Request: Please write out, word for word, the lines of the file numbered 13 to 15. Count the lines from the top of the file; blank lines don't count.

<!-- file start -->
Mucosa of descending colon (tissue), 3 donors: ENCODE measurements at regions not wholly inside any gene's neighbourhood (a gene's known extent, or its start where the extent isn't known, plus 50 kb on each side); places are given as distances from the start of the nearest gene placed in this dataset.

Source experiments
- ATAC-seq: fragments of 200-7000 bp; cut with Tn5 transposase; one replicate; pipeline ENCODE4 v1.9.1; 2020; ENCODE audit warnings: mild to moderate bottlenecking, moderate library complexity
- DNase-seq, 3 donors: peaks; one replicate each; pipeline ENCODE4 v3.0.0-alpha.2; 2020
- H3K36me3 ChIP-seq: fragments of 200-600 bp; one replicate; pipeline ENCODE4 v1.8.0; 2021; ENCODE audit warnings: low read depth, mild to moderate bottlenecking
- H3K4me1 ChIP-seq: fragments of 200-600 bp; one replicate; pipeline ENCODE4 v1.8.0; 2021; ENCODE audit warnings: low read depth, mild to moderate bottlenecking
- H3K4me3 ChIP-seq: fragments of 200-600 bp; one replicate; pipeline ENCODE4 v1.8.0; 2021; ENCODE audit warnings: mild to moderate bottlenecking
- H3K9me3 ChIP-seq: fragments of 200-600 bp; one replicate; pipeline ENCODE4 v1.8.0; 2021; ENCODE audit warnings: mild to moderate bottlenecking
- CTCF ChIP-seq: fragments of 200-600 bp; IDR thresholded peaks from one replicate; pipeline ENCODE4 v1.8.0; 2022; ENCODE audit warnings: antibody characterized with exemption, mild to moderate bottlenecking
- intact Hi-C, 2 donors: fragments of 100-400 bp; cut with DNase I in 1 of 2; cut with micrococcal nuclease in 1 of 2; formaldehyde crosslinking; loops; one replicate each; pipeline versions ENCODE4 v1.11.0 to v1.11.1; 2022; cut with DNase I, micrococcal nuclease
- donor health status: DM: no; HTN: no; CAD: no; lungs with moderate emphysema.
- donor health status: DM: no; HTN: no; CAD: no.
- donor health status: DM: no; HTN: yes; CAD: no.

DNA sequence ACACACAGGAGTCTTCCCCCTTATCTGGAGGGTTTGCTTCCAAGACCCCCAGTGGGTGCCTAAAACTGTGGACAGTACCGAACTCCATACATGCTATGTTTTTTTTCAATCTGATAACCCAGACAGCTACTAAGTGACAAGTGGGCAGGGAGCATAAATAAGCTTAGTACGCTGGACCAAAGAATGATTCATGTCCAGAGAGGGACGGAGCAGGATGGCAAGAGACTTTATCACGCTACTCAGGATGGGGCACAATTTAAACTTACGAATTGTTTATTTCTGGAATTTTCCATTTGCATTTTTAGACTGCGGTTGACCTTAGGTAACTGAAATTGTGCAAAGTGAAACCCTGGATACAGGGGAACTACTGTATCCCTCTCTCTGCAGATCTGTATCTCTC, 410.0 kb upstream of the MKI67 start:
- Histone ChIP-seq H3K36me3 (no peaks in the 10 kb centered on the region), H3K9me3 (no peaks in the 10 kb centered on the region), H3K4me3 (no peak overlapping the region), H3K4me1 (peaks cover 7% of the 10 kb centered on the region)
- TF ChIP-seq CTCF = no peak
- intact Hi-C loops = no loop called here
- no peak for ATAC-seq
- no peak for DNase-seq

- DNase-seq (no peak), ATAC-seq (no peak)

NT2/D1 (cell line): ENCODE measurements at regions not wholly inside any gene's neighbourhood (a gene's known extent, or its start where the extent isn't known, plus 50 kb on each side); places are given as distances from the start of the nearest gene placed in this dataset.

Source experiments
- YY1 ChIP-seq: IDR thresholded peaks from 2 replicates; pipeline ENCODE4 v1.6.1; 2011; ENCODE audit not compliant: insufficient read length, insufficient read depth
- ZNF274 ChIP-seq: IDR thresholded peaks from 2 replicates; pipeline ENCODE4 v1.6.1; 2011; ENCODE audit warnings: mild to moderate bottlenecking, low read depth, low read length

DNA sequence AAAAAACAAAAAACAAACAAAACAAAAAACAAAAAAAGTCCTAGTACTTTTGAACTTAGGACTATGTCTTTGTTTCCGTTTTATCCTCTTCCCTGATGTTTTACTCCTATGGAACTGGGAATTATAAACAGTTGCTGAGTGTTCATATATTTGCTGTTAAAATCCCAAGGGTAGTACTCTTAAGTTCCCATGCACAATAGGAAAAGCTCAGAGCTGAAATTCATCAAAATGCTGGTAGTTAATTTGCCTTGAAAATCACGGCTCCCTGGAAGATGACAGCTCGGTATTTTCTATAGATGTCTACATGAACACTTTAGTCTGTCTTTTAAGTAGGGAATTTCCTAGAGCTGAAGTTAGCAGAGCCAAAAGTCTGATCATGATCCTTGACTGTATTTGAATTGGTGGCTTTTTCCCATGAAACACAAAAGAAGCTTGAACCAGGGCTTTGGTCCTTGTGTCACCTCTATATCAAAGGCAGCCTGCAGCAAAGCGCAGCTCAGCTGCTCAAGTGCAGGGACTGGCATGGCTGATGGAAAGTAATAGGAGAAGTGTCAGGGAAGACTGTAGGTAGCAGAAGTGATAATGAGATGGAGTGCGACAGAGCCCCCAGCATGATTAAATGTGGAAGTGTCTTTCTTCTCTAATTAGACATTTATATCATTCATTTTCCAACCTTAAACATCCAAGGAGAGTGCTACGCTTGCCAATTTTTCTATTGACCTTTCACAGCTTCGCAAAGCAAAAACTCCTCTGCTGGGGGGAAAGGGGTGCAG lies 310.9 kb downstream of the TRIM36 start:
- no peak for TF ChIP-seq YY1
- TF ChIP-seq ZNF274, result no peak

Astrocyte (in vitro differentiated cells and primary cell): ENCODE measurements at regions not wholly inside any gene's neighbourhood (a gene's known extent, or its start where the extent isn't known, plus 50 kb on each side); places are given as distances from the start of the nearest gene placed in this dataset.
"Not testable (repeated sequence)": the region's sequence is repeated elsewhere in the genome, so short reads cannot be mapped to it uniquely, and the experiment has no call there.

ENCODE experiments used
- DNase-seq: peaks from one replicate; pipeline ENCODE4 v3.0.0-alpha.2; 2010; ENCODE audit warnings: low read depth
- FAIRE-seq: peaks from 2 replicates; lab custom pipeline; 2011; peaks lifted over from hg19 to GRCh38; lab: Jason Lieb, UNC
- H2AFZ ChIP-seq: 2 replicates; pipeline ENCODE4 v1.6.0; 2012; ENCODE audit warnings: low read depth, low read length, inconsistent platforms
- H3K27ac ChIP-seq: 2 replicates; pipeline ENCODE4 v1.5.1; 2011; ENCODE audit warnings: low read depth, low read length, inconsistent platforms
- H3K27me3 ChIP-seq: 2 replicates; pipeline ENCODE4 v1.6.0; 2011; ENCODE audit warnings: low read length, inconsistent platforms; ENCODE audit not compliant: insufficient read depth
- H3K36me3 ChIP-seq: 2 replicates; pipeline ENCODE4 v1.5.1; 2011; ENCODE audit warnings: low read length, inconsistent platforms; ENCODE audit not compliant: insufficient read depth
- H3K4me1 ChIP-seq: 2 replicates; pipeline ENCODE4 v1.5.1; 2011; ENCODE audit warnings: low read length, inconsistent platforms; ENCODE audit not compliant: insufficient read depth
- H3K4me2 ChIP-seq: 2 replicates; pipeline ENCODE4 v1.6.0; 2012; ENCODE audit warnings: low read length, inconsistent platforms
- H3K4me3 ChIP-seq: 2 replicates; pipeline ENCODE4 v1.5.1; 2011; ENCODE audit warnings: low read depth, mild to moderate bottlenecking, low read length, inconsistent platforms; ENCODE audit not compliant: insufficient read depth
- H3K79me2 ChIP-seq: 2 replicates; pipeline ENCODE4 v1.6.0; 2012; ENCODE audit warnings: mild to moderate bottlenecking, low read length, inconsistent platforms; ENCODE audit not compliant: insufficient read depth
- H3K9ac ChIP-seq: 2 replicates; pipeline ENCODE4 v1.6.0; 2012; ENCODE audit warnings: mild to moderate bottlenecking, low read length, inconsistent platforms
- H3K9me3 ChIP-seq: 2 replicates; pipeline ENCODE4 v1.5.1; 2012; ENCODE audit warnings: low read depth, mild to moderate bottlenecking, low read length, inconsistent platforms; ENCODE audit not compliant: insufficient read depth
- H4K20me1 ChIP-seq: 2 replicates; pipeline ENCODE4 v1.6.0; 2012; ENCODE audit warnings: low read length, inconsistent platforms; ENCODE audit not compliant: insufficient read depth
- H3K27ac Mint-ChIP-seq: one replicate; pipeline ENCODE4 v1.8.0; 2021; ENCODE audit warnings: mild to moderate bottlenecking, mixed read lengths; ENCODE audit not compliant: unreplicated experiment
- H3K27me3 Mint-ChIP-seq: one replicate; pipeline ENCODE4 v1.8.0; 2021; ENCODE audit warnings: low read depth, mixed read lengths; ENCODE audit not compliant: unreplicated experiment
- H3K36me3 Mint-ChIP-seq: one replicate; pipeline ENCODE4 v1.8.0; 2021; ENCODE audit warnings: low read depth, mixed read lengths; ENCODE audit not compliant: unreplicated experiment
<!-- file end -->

- donor health status: DM: no; HTN: yes; CAD: no.

DNA sequence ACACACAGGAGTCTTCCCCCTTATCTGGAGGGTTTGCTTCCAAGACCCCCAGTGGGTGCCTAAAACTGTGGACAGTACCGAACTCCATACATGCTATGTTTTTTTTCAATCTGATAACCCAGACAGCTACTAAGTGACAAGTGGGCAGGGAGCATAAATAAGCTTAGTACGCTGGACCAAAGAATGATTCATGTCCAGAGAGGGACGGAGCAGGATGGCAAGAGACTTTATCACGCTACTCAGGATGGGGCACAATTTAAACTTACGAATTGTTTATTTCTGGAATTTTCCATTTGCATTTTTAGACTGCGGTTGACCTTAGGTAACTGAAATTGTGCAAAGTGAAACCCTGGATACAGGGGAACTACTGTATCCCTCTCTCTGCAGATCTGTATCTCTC, 410.0 kb upstream of the MKI67 start:
- Histone ChIP-seq H3K36me3 (no peaks in the 10 kb centered on the region), H3K9me3 (no peaks in the 10 kb centered on the region), H3K4me3 (no peak overlapping the region), H3K4me1 (peaks cover 7% of the 10 kb centered on the region)